The best TV shows of 2019
- From 'Succession' to 'Russian Doll', a roundup of the best TV shows from last year.
- At the top of the list is 'Fleabag', which recently won a Golden Globe for Best TV Comedy.
The 77th Golden Globe Awards took place on 5 January, and, in an unexpected plot twist, they left me with little to complain about. Succession won Best TV Series—Drama, Fleabag won Best TV Series—Comedy, and Olivia Colman won Best Actress for The Crown, trophies uncharacteristically hard to argue with. In 2019, it appears we applauded in unison—yet television last year also included assassins auditioning for films and birthdays that wouldn’t end. The list is anything but typical.
Best Indian series
Indian originals finally stepped up their game, with several shows making a mark. Delhi Crime (Netflix) featured a crackerjack ensemble, and The Family Man (Amazon Prime) proved to be sharply, impressively political. My top Indian show is Amazon Prime’s Made In Heaven, set in the world of weddings. A striking show ostensibly about ostentatiousness, it is about wealth—and the perils of too little or too much.
Now, the top shows of the year, with a caveat: I haven’t included the final seasons of BoJack Horseman or The Good Place (both Netflix) simply because they will bow out in 2020, and we must see how well they stick the landing.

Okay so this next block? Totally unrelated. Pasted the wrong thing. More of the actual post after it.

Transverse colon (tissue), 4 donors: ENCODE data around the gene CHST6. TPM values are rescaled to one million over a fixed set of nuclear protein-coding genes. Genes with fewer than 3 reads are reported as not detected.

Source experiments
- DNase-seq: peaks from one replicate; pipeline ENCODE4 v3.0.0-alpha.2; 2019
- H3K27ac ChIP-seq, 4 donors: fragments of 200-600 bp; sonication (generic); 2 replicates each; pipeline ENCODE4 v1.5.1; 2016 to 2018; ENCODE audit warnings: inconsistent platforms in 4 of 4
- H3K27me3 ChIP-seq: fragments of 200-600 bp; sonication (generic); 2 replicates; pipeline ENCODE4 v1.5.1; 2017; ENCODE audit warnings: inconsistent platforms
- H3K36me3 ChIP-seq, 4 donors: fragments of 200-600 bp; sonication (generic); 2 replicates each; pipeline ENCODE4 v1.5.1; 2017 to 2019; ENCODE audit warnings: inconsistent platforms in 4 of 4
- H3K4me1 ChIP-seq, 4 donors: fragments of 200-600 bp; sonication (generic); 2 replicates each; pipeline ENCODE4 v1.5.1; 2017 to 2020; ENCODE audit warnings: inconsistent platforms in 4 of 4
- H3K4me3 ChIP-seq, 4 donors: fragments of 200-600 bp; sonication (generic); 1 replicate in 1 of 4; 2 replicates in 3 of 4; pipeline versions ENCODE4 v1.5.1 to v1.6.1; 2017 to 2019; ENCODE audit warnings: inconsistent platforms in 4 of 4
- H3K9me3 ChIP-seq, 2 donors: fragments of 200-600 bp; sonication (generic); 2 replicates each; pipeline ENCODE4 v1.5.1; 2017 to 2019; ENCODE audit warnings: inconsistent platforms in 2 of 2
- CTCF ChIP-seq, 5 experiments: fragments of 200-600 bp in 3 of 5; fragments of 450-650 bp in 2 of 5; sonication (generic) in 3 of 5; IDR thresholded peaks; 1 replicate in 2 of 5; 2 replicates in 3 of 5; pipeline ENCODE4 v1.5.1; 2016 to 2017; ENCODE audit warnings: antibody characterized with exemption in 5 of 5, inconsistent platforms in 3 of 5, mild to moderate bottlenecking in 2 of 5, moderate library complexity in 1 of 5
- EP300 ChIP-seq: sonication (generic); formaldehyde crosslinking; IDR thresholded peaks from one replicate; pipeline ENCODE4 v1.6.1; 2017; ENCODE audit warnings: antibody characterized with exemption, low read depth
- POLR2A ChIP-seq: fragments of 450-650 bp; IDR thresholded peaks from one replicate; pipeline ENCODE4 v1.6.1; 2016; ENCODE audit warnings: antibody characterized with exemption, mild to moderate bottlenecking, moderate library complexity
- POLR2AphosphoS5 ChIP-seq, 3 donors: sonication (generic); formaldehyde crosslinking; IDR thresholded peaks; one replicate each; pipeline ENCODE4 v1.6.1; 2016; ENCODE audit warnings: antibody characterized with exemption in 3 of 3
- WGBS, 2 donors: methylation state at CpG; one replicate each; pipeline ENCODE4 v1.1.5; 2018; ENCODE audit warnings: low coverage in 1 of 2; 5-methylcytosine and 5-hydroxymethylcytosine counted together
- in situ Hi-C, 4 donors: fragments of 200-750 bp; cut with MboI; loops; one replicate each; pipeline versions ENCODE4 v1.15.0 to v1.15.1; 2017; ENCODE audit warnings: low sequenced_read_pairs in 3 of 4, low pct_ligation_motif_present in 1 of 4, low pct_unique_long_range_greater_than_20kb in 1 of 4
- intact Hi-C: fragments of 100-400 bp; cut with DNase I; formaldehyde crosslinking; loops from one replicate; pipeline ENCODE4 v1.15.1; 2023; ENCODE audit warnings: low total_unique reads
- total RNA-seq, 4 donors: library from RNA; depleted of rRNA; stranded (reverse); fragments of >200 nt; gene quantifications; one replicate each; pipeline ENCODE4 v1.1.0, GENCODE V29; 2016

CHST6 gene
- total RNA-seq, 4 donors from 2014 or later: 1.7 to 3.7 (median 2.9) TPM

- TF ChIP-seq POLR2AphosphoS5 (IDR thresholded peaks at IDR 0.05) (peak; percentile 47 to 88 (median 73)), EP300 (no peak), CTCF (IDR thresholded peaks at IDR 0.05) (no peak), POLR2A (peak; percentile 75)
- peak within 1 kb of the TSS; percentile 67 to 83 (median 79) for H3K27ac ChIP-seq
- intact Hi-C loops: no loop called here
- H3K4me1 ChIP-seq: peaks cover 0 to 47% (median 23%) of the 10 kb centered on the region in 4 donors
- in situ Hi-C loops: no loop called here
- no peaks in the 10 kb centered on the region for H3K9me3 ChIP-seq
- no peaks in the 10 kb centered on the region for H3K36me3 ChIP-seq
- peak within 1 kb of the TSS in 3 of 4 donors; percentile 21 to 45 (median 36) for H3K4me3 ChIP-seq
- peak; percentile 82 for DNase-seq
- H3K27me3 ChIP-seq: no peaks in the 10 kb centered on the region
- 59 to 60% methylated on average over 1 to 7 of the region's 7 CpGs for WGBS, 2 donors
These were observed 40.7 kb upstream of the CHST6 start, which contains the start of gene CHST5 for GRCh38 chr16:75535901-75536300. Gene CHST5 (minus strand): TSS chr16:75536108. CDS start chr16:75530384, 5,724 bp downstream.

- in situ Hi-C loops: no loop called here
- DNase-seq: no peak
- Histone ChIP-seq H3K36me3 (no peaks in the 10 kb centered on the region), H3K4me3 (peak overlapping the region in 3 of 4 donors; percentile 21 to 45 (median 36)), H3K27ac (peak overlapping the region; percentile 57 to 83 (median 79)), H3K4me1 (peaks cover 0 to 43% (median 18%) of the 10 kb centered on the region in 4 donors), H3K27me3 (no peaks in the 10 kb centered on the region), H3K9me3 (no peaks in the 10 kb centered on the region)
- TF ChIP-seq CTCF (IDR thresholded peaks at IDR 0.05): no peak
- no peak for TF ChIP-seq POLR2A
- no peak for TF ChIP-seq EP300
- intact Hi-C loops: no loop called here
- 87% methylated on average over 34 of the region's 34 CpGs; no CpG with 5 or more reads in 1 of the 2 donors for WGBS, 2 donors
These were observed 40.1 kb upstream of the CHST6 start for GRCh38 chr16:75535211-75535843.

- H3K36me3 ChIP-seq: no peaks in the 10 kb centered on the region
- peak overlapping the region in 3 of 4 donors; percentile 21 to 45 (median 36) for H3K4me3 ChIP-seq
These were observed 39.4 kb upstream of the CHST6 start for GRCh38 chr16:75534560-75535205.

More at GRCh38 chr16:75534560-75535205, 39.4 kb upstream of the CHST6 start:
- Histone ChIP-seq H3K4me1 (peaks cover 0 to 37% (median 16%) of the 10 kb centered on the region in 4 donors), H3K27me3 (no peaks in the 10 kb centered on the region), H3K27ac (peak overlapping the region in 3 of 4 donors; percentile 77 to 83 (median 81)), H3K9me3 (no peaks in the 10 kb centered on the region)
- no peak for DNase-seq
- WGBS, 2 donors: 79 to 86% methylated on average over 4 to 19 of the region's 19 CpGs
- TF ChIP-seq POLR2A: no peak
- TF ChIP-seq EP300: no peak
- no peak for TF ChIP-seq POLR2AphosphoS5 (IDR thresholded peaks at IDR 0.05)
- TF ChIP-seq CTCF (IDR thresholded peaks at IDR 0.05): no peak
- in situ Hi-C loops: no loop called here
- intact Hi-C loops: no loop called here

#10. Unbelievable (Netflix)
The first episode is an ordeal. Based on a 2005 article about a girl charged with lying about being raped, two detectives dig their way to the truth. Created by Michael Chabon, Ayelet Waldman and Susannah Grant, here is a dramatic, powerful and ultimately rewarding miniseries, with strong performances from Kaitlyn Dever as the girl, plus Toni Collette and Merritt Wever as the detectives.
#9. The Crown (Netflix)
One of TV’s most opulent shows, The Crown got a royal upgrade in its third season with the cast replaced by older actors—and what actors! Colman and Helena Bonham Carter are astonishing as Queen Elizabeth and Princess Margaret, granting the series introspective depth, and Tobias Menzies makes the oft-caricatured Prince Philip a being of flesh and (bluish) blood. Most impressively, each episode is remarkably self-contained and satisfying.
#8. Good Omens (Amazon Prime)
Based on the beloved and bonkers Terry Pratchett and Neil Gaiman novel, this show chooses not to be for everyone. Gaiman, writing all six episodes, leaned into the bookishness to make a show loyal enough for the late Pratchett to smirk at. David Tennant and Michael Sheen are terrific as a demon and an angel colluding to prevent the apocalypse, motivated by a love for wine and old books. The novel’s absurdly wonderful asides are left in, given to Frances McDormand, who (rightfully) voices God.
#7. When They See Us (Netflix)
The true-crime genre has become one of television’s most salacious and manipulative, but Ava DuVernay’s series on the Central Park Five—five young African-American men wrongly accused of rape, and imprisoned—tells its story solemnly and with grace. The young actors are astonishing. It’s hard to watch, but impossible to look away.